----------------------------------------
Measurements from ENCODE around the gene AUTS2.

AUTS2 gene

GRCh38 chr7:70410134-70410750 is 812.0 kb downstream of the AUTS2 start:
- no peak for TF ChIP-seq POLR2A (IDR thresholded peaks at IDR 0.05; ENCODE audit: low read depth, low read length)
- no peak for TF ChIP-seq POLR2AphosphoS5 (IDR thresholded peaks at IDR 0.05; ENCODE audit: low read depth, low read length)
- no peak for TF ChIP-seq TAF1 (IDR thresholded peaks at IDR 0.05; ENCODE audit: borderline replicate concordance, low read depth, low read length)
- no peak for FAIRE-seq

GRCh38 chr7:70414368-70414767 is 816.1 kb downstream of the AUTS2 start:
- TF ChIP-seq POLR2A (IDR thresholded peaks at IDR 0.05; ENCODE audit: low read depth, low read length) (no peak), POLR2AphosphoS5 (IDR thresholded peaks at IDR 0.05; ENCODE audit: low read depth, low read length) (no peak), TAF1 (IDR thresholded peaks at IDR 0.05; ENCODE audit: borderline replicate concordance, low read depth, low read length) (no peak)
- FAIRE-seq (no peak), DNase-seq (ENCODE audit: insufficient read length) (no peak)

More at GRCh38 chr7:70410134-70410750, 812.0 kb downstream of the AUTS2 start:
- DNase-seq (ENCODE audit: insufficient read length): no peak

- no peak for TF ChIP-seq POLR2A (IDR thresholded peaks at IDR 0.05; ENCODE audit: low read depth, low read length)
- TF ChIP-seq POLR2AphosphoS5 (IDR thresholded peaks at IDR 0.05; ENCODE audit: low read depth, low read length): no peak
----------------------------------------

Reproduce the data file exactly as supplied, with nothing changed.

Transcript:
Measurements from ENCODE around the gene AUTS2.

AUTS2 gene

GRCh38 chr7:70410134-70410750 is 812.0 kb downstream of the AUTS2 start:
- no peak for TF ChIP-seq POLR2A (IDR thresholded peaks at IDR 0.05; ENCODE audit: low read depth, low read length)
- no peak for TF ChIP-seq POLR2AphosphoS5 (IDR thresholded peaks at IDR 0.05; ENCODE audit: low read depth, low read length)
- no peak for TF ChIP-seq TAF1 (IDR thresholded peaks at IDR 0.05; ENCODE audit: borderline replicate concordance, low read depth, low read length)
- no peak for FAIRE-seq

GRCh38 chr7:70414368-70414767 is 816.1 kb downstream of the AUTS2 start:
- TF ChIP-seq POLR2A (IDR thresholded peaks at IDR 0.05; ENCODE audit: low read depth, low read length) (no peak), POLR2AphosphoS5 (IDR thresholded peaks at IDR 0.05; ENCODE audit: low read depth, low read length) (no peak), TAF1 (IDR thresholded peaks at IDR 0.05; ENCODE audit: borderline replicate concordance, low read depth, low read length) (no peak)
- FAIRE-seq (no peak), DNase-seq (ENCODE audit: insufficient read length) (no peak)

More at GRCh38 chr7:70410134-70410750, 812.0 kb downstream of the AUTS2 start:
- DNase-seq (ENCODE audit: insufficient read length): no peak

- no peak for TF ChIP-seq POLR2A (IDR thresholded peaks at IDR 0.05; ENCODE audit: low read depth, low read length)
- TF ChIP-seq POLR2AphosphoS5 (IDR thresholded peaks at IDR 0.05; ENCODE audit: low read depth, low read length): no peak